Figuring out precisely how many people have enrolled is impossible because the administration has refused to provide any details, but it is clear that only a handful of the 20 million people the White House has reported have visited HealthCare.gov have enrolled in ObamaCare.

An administration official confirmed that 476,000 applications had been filed as of last weekend, a step that precedes signing up for coverage. At least half of these were from the 36 federally facilitated exchanges that have been plagued with problems.

A good number of those 476,000 people, however, could be trying to sign up for the healthcare law’s expansion of Medicaid, and not ObamaCare.

Moreover, healthy young men and women will see massive increases in their premiums, which will likely not be an incentive to apply for coverage:

Many younger women who purchase coverage individually will see triple-digit increases in their healthcare premiums under ObamaCare, according to an analysis released Wednesday.

The conservative American Action Forum (AAF) found that on average, a 30-year-old woman who does not smoke and buys health insurance on the individual market will see her cheapest available premium increase 193 percent.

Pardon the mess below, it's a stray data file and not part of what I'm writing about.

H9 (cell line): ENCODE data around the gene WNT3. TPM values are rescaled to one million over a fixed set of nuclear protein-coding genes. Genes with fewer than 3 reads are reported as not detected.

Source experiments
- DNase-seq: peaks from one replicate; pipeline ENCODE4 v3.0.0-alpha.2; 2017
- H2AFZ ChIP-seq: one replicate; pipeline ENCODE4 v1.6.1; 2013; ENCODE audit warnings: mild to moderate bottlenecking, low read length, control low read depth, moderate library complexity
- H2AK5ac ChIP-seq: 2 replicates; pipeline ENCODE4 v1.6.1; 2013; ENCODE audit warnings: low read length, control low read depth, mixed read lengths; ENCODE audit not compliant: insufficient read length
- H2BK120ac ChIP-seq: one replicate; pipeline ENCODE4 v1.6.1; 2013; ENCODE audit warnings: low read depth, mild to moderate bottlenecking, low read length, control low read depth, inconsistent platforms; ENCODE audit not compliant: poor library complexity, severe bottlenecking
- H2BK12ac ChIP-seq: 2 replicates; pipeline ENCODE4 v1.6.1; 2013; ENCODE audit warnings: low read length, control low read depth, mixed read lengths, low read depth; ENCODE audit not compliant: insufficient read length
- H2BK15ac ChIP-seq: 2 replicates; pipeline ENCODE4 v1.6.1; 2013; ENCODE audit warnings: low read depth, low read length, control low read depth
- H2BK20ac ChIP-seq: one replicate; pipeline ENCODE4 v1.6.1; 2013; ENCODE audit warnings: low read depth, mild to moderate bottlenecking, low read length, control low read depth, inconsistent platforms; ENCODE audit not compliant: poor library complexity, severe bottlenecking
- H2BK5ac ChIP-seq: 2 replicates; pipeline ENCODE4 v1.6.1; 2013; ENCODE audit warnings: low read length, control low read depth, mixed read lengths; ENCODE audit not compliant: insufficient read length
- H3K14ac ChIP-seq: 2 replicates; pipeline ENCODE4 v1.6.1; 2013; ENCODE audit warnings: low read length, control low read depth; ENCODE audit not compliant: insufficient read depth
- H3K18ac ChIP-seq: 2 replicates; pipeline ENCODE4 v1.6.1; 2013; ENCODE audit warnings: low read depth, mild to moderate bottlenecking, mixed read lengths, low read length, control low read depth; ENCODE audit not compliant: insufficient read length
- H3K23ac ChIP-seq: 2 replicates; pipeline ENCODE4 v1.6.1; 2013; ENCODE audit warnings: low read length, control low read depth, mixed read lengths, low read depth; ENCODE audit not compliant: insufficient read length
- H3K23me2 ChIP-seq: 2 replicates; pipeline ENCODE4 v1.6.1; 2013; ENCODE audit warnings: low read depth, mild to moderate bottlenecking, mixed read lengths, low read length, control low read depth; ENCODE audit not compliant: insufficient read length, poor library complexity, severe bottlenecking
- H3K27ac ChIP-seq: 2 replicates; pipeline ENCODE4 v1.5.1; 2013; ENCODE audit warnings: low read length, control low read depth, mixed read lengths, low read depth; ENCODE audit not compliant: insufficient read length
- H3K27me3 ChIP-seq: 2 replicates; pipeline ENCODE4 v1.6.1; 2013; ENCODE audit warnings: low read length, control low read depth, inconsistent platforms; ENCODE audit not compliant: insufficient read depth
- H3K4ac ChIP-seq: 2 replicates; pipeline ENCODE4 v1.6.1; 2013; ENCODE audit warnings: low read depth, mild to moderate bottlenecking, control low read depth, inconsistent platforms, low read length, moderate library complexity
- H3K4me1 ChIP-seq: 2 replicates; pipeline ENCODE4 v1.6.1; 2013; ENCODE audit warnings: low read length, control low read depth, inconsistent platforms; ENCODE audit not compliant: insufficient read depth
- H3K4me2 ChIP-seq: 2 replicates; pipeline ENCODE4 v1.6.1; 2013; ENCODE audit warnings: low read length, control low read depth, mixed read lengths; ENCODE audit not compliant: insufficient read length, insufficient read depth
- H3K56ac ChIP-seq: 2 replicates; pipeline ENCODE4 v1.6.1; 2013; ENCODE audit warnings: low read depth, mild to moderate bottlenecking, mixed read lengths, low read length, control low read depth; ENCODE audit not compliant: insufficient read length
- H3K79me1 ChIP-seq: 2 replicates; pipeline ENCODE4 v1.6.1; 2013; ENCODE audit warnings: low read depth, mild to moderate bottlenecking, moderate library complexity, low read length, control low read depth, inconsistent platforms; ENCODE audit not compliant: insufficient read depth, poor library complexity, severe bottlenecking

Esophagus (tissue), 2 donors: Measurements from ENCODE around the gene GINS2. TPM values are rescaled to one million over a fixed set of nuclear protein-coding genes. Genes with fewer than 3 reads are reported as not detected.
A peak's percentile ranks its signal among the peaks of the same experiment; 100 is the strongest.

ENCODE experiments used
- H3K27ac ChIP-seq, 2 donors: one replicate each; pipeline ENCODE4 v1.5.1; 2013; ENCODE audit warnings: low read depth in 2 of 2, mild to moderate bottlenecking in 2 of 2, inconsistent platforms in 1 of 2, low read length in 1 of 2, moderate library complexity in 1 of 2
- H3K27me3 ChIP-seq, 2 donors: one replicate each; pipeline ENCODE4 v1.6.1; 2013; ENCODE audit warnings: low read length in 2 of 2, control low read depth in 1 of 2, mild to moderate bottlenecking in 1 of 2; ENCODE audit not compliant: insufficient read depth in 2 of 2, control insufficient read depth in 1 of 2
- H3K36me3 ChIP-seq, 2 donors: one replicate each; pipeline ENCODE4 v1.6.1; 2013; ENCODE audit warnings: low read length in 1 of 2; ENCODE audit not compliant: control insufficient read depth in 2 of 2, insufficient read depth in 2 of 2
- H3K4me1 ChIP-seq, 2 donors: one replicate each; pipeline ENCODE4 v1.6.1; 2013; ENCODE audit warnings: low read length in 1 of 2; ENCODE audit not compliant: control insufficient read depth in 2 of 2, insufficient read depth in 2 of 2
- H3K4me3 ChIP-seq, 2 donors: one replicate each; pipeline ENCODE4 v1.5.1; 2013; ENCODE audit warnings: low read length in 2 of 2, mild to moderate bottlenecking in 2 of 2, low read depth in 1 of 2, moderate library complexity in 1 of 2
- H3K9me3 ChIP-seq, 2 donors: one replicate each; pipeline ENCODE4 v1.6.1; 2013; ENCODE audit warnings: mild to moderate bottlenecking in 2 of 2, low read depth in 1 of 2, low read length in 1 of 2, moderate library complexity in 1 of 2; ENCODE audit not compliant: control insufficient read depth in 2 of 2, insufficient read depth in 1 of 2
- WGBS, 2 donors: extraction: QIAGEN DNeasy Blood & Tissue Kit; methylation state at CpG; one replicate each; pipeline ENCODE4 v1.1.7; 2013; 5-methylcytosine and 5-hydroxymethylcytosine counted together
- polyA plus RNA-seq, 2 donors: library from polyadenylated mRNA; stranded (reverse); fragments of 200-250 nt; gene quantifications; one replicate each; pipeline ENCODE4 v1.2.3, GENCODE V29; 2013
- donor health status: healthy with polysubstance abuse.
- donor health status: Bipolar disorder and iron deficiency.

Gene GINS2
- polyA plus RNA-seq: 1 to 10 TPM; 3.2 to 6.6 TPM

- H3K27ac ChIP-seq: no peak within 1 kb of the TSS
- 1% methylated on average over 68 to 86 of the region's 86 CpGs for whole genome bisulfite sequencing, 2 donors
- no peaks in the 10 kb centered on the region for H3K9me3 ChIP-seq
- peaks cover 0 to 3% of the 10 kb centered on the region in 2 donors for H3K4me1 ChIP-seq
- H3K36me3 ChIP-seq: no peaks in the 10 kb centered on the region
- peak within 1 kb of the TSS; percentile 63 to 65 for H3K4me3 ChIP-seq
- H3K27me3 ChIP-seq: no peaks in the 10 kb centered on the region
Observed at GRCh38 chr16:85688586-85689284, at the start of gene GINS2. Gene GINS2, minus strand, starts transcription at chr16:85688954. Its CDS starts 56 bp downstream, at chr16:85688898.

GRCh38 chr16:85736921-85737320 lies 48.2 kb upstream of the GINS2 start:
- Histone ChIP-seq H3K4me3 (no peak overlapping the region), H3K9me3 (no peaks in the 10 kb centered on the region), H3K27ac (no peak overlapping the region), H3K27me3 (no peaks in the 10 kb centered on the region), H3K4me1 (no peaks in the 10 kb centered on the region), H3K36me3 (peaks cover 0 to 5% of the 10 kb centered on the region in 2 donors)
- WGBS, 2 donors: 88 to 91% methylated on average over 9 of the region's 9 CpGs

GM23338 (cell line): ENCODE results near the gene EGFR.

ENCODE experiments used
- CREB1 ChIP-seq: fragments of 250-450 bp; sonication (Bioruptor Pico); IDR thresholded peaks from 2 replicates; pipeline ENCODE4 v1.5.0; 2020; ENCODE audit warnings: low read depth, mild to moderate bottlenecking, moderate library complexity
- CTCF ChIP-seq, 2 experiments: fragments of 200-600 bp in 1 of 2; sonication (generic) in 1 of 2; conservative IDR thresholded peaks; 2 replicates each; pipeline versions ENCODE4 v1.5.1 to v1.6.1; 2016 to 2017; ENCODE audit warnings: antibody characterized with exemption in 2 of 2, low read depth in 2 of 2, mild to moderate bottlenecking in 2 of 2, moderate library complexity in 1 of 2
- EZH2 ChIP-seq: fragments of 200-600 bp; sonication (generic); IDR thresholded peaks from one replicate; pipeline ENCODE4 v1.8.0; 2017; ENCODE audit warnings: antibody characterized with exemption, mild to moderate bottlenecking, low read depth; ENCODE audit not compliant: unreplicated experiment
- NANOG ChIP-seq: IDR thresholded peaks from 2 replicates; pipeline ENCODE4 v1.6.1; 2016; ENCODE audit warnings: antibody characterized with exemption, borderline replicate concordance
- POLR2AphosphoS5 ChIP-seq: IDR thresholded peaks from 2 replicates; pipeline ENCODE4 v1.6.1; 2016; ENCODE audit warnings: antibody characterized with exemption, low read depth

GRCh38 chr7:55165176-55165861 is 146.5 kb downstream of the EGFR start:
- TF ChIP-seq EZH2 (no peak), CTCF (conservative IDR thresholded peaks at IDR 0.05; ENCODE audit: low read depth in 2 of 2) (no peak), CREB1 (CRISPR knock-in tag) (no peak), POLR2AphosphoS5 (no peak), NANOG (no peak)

The analysis compared the cheapest bronze-level plans available on ObamaCare’s new insurance marketplaces to the cheapest plan available in each state this year.

AAF found that base cost of coverage for its sample woman will not decrease next year in any state. The group previously reported that a 30-year-old single male nonsmoker would see his premiums increase an average of 260 percent between this and next year.

DELAY.  Sen. Jeanne Shaheen (D-NH) 2% is the first among her Senate Democrat colleagues to call for an extension of the open enrollment period for Obamacare while still maintaining that the law is good.  Like many other liberal Democrats, she is unwilling to accept the law’s inherent failures:

The move makes Shaheen, of New Hampshire, the first Senate Democrat to come out for extending the open enrollment period, which is scheduled to end on March 31.

“Allowing extra time for consumers is critically important so they have the opportunity to become familiar with the website, survey their options and enroll,” she wrote. “As website glitches persist, we are losing valuable time to educate and enroll people in insurance plans. I also fear that people that have tried, and failed, to enroll online may become frustrated and not return to the website to try again at a later date.”

Such a delay is likely to grow more attractive as the website’s problems persist. But it doesn’t resolve the fines under the individual mandate. If consumers don’t have insurance for at least three months out of the year, they could face a portion of the fine, which amounts to $95 or 1 percent of an individual’s income. The White House indicated this week that it is working on guidance to align those dates.

Shaheen stressed that she strongly supports the law and wants to see it work well but that this fix is necessary to ensure that it does.